Shared mechanisms of auditory and non-auditory vocal learning in the songbird brain

  1. James N McGregor  Is a corresponding author
  2. Abigail L Grassler
  3. Paul I Jaffe
  4. Amanda Louise Jacob
  5. Michael S Brainard
  6. Samuel J Sober
  1. Emory University, United States
  2. University of California, San Francisco, United States

Abstract

Songbirds and humans share the ability to adaptively modify their vocalizations based on sensory feedback. Prior studies have focused primarily on the role that auditory feedback plays in shaping vocal output throughout life. In contrast, it is unclear how non-auditory information drives vocal plasticity. Here, we first used a reinforcement learning paradigm to establish that somatosensory feedback (cutaneous electrical stimulation) can drive vocal learning in adult songbirds. We then assessed the role of a songbird basal ganglia thalamocortical pathway critical to auditory vocal learning in this novel form of vocal plasticity. We found that both this circuit and its dopaminergic inputs are necessary for non-auditory vocal learning, demonstrating that this pathway is critical for guiding adaptive vocal changes based on both auditory and somatosensory signals. The ability of this circuit to use both auditory and somatosensory information to guide vocal learning may reflect a general principle for the neural systems that support vocal plasticity across species.

Data availability

Source data are provided for all main figures and relevant figure supplements (Figure 2b-f, Figure 2 - Figure Supplements 1-7, Figure 3b-e, Figure 3 - Figure Supplement 1, and Figure 4b-d). MATLAB code for generating these figures is also provided in the associated source code files. Data and source code have also been uploaded to a public data repository on figshare, in a project titled 'Shared mechanisms of auditory and non-auditory vocal learning in the songbird brain.'

The following data sets were generated

Article and author information

Author details

  1. James N McGregor

    Neuroscience Graduate Program, Emory University, Atlanta, United States
    For correspondence
    jmcgregor2292@gmail.com
    Competing interests
    The authors declare that no competing interests exist.
    ORCID icon "This ORCID iD identifies the author of this article:" 0000-0002-5187-0984
  2. Abigail L Grassler

    Neuroscience Graduate Program, Emory University, Atlanta, United States
    Competing interests
    The authors declare that no competing interests exist.
  3. Paul I Jaffe

    Center for Integrative Neuroscience, University of California, San Francisco, San Francisco, United States
    Competing interests
    The authors declare that no competing interests exist.
    ORCID icon "This ORCID iD identifies the author of this article:" 0000-0003-0680-3923
  4. Amanda Louise Jacob

    Department of Biology, Emory University, Atlanta, United States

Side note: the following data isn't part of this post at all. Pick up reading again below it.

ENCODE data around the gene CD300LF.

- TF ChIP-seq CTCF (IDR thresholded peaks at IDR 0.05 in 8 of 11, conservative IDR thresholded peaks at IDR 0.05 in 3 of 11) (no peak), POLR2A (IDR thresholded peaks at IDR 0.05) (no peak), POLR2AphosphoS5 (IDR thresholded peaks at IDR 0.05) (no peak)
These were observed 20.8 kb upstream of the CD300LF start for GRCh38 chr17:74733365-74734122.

Competing interests
    The authors declare that no competing interests exist.
  5. Michael S Brainard

    Center for Integrative Neuroscience, University of California, San Francisco, San Francisco, United States
    Competing interests
    The authors declare that no competing interests exist.
    ORCID icon "This ORCID iD identifies the author of this article:" 0000-0002-9425-9907
  6. Samuel J Sober

    Department of Biology, Emory University, Atlanta, United States
    Competing interests
    The authors declare that no competing interests exist.
    ORCID icon "This ORCID iD identifies the author of this article:" 0000-0002-1140-7469

Funding

National Institutes of Health (R01- EB022872)

  • James N McGregor
  • Abigail L Grassler
  • Amanda Louise Jacob
  • Samuel J Sober

National Institutes of Health (R01- NS084844)

  • James N McGregor
  • Abigail L Grassler
  • Amanda Louise Jacob
  • Samuel J Sober

National Institutes of Health (R01- NS099375)

  • James N McGregor
  • Abigail L Grassler
  • Amanda Louise Jacob
  • Samuel J Sober

Simons Foundation (Emory International Consortium on Motor Control)

  • Samuel J Sober

Howard Hughes Medical Institute

  • Paul I Jaffe
  • Michael S Brainard

The funders had no role in study design, data collection and interpretation, or the decision to submit the work for publication.

Ethics

Animal experimentation: All experimental protocols were approved by the Emory University and UC San Francisco Institutional Animal Care and Use Committees (protocol #201700359)

Reviewing Editor

  1. Jesse H Goldberg, Cornell University, United States

Publication history

  1. Received: November 19, 2021
  2. Accepted: September 14, 2022
  3. Accepted Manuscript published: September 15, 2022 (version 1)

Copyright

© 2022, McGregor et al.

This article is distributed under the terms of the Creative Commons Attribution License permitting unrestricted use and redistribution provided that the original author and source are credited.

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  1. James N McGregor
  2. Abigail L Grassler
  3. Paul I Jaffe
  4. Amanda Louise Jacob
  5. Michael S Brainard
  6. Samuel J Sober
(2022)
Shared mechanisms of auditory and non-auditory vocal learning in the songbird brain
eLife 11:e75691.
https://doi.org/10.7554/eLife.75691
  1. Further reading

Further reading

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